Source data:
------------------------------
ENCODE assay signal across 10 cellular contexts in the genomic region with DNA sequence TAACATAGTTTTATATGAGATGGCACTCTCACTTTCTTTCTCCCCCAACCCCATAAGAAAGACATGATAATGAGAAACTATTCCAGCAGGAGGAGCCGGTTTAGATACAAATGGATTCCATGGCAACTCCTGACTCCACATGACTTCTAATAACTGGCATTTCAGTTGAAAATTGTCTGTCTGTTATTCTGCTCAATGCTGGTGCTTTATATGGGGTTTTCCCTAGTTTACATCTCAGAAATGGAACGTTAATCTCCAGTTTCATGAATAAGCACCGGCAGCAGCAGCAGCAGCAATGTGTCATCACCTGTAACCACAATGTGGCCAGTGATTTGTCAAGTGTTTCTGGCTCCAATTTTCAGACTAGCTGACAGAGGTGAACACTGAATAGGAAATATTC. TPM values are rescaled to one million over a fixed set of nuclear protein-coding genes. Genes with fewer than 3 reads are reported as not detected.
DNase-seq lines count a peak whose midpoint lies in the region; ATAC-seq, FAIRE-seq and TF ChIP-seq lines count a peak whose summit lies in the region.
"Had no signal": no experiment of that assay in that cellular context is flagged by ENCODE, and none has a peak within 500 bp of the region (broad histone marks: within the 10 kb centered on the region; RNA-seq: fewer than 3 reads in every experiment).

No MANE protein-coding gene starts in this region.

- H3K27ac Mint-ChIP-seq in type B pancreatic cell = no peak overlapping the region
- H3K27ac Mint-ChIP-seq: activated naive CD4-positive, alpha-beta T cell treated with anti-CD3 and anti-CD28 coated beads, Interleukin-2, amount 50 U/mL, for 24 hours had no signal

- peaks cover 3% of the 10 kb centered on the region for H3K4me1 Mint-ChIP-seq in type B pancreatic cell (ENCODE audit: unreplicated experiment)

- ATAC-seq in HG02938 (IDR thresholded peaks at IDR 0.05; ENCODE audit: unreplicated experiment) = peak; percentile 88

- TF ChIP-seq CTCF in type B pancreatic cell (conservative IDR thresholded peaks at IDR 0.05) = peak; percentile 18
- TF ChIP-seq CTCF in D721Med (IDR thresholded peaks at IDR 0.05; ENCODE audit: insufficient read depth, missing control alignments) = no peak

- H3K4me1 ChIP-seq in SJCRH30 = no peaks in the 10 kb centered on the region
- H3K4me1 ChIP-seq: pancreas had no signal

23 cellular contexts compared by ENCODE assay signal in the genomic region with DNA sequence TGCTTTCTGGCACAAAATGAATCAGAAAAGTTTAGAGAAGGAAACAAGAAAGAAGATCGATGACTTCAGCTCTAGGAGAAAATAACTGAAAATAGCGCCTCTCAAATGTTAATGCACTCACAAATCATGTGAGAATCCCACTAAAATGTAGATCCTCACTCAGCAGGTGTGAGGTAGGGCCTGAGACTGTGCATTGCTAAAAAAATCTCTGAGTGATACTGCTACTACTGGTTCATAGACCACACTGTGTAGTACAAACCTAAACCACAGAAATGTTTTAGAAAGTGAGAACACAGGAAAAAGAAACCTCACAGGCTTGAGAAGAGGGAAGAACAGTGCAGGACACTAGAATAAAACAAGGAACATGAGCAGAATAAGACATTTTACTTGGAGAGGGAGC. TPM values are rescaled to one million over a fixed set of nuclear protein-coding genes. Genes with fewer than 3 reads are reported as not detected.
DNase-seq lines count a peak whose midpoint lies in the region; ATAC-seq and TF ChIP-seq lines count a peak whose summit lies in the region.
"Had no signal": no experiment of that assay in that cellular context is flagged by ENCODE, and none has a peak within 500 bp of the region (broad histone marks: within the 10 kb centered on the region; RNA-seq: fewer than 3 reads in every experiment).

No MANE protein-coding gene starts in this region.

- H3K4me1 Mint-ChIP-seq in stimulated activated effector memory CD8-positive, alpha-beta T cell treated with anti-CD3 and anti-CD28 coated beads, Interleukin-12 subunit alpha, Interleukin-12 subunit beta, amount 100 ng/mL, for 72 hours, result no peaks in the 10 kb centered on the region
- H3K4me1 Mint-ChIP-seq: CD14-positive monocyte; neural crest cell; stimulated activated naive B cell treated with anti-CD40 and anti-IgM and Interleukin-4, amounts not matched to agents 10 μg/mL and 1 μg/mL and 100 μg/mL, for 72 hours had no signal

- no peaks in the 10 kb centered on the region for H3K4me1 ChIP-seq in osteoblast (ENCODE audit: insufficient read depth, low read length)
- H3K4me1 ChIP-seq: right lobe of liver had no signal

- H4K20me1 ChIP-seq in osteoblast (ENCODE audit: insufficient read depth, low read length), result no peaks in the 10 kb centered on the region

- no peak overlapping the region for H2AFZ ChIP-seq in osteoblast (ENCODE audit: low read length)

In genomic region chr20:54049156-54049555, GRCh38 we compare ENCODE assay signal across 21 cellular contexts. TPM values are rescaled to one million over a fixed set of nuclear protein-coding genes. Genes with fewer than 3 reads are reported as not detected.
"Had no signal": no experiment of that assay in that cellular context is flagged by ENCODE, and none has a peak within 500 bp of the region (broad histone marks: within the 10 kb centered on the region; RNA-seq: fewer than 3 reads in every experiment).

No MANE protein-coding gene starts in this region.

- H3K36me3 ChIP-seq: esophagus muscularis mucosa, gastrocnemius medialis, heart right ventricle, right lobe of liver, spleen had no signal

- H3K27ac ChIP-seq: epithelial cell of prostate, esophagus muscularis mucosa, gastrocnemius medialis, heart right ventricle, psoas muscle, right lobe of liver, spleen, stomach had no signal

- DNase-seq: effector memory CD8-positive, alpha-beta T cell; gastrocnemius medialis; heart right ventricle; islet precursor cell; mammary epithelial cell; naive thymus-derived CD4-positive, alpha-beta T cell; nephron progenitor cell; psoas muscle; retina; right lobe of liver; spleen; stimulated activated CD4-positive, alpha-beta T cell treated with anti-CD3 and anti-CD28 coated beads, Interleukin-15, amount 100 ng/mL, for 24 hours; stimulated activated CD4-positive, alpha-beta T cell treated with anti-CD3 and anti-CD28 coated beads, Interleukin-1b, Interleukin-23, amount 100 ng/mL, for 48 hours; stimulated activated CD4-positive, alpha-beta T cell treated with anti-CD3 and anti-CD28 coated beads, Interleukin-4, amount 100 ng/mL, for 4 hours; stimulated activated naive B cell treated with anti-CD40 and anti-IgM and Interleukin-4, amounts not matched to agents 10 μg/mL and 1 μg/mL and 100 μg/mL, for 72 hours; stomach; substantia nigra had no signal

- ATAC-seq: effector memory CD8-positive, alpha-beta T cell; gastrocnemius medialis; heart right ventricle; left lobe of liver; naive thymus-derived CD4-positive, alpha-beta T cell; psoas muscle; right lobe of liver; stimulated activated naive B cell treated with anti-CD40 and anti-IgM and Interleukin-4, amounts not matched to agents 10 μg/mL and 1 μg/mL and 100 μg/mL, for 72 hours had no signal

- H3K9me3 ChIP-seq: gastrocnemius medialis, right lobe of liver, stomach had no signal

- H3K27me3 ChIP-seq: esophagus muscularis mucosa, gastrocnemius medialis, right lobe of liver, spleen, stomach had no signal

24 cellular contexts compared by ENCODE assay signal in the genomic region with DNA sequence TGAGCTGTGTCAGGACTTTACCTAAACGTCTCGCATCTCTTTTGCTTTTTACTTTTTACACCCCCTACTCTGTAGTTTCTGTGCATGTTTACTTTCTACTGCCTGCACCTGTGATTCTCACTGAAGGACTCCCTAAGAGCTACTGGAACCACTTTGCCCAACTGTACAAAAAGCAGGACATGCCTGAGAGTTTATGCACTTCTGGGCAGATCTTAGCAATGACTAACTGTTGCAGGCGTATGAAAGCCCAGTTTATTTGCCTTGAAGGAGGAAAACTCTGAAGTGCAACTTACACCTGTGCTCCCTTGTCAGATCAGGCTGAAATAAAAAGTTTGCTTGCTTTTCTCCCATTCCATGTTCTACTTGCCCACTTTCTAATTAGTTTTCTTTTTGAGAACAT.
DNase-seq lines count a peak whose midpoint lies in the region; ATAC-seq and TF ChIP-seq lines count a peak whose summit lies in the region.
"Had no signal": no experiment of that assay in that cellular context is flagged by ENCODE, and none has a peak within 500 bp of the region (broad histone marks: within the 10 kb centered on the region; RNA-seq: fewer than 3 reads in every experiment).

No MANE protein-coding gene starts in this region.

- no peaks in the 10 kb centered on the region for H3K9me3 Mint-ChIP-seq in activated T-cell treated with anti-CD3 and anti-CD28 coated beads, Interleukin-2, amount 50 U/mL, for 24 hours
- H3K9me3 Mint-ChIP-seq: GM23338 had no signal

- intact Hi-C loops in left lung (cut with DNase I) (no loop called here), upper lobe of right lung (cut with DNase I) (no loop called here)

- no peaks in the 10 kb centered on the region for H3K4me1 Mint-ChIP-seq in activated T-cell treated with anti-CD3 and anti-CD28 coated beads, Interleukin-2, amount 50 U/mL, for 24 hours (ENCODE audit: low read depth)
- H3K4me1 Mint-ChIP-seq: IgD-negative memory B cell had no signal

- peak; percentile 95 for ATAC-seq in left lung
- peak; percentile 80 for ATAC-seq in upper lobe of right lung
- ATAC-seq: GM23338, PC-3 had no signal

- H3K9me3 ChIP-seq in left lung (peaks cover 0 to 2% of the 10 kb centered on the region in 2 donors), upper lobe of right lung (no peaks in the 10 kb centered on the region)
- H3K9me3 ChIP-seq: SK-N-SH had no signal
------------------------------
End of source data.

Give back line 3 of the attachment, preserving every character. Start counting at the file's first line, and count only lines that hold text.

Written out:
"Had no signal": no experiment of that assay in that cellular context is flagged by ENCODE, and none has a peak within 500 bp of the region (broad histone marks: within the 10 kb centered on the region; RNA-seq: fewer than 3 reads in every experiment).